Flexible Spending Accounts: Use Them, Don’t Lose Them
ADAM M. LEVINE, CPA, CFP®
Health care FSAs allow participants to set aside pretax funds (up to $3,050 in 2023) to pay for qualified health care expenses. Essentially, these plans allow you to deduct these expenses even if you do not itemize. There is a catch, though: An FSA is a “use it or lose it” proposition. Funds remaining in the account at the end of the year are forfeited.
To provide employees with some relief from possible forfeiture after year end, IRS rules allow health care FSAs to either 1) permit employees to carry over up to $610 in 2023 to the following year; or 2) give employees a 2½-month grace period to spend leftover funds. However, employers are not required to offer these options, so be sure to check the terms of your FSA plan.
Spending FSA dollars
If you are at risk of losing FSA funds, try to spend them well before the deadline. You may be surprised by the wide range of covered expenses, which now include over-the-counter medications. Stocking up on these items can be a great way to use your FSA funds. Other qualified expenses that people may not know about include various items such as DNA kits and ancestry services, massagers and heating pads, orthopedic shoe inserts and certain skincare products.
It pays to review a list of FSA-eligible items for ideas on how to use your account balance before time runs out. You may find many items that you regularly buy on the list, such as contact lenses. It may also be possible for the FSA to reimburse you for expenses you already incurred earlier in the year.
If you have a FSA plan, it is important to understand how the funds will be spent throughout the year so that when the deadline hits, no one is forfeiting any funds.
Common Mistakes When it Comes to Estate Planning
TANYA GIERUT, CPA
Wealth management and estate planning go hand in hand. A well-designed estate plan can help ensure that you share your hard-earned wealth according to your wishes and protect it from creditors and tax liability. As you develop your plan, or review an existing one, be aware of these common mistakes.
Not Funding Your Revocable Trust
A revocable trust is a common tool used in many estate plans. A revocable, or “living” trust, changes the title of how your assets are held. Instead of your home or investments being owned in your individual name, it is retitled and is now owned by your revocable trust. A revocable trust is not necessarily used for future tax savings, but instead it avoids probate, ensures privacy and carries on your wishes after you are gone.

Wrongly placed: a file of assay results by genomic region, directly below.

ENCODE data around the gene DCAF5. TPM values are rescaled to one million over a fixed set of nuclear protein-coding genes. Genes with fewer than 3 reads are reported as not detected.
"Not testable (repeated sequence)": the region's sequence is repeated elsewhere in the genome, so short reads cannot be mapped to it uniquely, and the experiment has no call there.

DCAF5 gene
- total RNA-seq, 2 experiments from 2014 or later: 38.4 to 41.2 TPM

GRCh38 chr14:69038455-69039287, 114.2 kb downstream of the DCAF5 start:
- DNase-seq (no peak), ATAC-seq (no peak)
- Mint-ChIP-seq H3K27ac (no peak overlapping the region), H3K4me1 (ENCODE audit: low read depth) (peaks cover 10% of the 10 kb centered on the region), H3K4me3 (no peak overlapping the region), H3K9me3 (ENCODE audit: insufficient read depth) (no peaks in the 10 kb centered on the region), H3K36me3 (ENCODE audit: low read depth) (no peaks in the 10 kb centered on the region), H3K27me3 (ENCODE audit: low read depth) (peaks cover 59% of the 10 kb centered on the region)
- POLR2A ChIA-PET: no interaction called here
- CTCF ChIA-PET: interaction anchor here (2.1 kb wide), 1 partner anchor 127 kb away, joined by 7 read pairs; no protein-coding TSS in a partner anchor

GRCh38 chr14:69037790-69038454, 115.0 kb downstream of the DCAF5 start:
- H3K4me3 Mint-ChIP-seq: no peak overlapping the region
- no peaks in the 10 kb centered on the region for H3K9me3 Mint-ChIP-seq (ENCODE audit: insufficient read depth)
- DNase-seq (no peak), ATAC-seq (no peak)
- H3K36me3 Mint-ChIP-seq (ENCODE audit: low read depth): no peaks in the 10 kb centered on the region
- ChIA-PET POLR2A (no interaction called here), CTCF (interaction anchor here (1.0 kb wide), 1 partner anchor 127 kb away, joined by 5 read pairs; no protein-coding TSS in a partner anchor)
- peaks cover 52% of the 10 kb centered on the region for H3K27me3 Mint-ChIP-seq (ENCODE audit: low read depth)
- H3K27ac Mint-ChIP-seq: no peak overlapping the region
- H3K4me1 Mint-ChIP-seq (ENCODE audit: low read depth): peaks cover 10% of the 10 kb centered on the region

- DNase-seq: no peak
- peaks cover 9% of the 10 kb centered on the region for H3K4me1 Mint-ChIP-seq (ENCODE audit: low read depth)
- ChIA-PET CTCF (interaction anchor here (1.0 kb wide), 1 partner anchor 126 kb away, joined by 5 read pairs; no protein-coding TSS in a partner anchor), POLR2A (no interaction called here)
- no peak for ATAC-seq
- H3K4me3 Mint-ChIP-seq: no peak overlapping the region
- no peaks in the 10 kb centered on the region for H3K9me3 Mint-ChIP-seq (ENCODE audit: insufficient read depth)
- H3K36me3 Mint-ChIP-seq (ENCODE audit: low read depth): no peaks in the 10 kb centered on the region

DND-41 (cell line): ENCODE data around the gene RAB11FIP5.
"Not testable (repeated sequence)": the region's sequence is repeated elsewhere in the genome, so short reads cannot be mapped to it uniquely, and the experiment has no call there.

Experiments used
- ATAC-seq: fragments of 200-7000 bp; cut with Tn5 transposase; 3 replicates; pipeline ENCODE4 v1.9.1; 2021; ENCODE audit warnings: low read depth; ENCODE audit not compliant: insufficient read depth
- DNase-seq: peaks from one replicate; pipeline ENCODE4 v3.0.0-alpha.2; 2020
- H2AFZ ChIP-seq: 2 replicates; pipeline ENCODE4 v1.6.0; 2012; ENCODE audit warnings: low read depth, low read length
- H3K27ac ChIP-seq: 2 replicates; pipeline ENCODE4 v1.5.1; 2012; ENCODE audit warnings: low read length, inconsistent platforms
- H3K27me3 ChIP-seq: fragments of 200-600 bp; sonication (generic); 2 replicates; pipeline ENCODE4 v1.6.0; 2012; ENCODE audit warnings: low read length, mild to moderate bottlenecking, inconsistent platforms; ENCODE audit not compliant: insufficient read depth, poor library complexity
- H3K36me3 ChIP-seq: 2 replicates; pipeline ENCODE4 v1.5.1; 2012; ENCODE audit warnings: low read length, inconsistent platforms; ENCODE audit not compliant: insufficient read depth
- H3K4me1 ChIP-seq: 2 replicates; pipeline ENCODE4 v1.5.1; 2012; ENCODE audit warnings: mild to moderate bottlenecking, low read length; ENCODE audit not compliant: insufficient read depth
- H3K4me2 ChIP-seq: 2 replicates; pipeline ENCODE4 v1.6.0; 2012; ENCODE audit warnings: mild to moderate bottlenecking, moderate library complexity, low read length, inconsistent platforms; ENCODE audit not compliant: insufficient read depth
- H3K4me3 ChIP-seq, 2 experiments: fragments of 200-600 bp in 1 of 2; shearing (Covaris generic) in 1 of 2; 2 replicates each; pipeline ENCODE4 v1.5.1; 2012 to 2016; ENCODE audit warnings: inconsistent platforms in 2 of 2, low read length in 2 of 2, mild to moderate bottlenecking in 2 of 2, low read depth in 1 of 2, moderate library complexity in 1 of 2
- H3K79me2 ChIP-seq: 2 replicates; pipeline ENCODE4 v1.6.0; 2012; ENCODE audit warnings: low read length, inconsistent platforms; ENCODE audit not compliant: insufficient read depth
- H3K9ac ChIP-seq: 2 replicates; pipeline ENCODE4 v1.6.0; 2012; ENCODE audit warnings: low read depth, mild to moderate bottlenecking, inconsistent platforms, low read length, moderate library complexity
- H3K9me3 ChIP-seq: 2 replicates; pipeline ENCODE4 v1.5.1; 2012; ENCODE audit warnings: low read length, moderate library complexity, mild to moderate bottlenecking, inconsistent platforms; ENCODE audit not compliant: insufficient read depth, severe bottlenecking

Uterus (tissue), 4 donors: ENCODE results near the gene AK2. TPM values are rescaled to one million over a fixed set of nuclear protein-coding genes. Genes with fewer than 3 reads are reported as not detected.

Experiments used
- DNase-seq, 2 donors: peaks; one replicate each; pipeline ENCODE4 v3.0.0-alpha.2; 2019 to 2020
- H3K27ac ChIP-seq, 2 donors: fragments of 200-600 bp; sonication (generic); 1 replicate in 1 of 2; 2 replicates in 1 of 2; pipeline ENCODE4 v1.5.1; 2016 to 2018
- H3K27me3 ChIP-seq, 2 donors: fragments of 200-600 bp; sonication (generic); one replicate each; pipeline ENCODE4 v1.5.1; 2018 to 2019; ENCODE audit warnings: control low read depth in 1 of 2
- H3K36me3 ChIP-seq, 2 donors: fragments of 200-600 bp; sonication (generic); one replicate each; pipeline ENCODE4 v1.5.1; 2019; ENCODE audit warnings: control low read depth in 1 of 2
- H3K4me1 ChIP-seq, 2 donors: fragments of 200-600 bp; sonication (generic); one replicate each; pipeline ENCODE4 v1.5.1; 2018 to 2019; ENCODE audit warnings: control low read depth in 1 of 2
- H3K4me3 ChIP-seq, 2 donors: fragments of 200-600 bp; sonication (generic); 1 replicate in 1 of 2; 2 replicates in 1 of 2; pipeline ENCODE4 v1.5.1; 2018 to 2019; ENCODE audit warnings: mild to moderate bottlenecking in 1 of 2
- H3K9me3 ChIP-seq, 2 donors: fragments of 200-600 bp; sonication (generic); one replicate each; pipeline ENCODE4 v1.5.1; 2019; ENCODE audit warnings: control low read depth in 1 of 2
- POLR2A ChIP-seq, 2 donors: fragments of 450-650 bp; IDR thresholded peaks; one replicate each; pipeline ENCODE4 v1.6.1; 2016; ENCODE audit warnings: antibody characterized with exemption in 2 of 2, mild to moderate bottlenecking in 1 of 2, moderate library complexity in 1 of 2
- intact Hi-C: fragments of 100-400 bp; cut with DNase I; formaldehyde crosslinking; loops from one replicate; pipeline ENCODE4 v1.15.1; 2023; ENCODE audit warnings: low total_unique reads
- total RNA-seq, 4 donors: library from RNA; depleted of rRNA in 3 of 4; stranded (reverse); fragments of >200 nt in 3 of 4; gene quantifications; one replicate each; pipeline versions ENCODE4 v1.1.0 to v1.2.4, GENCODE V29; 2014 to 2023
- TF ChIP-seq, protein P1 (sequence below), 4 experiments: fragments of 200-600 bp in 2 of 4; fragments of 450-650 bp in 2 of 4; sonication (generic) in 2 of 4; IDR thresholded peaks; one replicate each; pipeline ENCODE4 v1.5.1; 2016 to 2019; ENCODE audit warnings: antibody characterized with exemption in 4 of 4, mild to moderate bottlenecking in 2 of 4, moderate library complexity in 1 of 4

A common mistake with a revocable trust is that people spend the time and money creating a trust with an attorney, but they do not follow through and transfer all their assets over to their trust. You should send a copy of your trust to your financial advisor or CPA so they can help review your tax documents to ensure financial accounts have been transferred over.
Related Read: Is Your Revocable Trust Fully Funded?
Not Reviewing and Updating Your Estate Plan
The tax laws are constantly changing and it is important to check in with your attorney and financial advisor to make sure your estate plan documents are up to date with current tax law for both federal and state changes.
Major life events significantly impact your future estate planning goals. Marriage, divorce, children, grandchildren and death not only alter our day-to-day life, but also our future goals and plans. It is important to understand what to adjust for if one of these major life events occurs, whether it be updating your 401(k) beneficiary designation form, amending your trust document or retitling your current assets.
Your estate plan should also address contingency plans for beneficiaries. What would happen to your assets if one of your beneficiary predeceased you? You want to make sure you address these issues according to your preferences rather than having state law choose for you. For example, if you have two children and one dies before you – do you want your assets to be distributed per capita (“by the head”) so 100% goes to the surviving child, or do you want your assets to be distributed per stirpes (“by the branch”) so the 50% share goes to your grandchildren of the deceased child?
As time goes on, our preferences and lifestyle changes. If you created your estate plan in your early thirties, by the time you are in your sixties and seventies and looking towards retirement, your plans and outlook may have changed. It is important to review your plan to see if your old plan fits your new lifestyle.
Related Read: Who are Your Beneficiaries?
Failing to Track Your Assets
In today’s digital world, you may not be receiving paper statements of life insurance, 401(k) statements or even bank accounts. It is essential to have a list of your assets in a secure location that someone else knows about in the event you become incapacitated and can no longer communicate with a loved one the details of all your accounts and assets. This will also help if you choose to fund a revocable trust and need to retitle your assets or make any changes due to a major life event as mentioned above.
These common pitfalls are just a few of the many challenges that individuals face when working on their estate plan. Working with a trusted advisor and attorney can help alleviate these struggles and help you carry out your wishes with ease.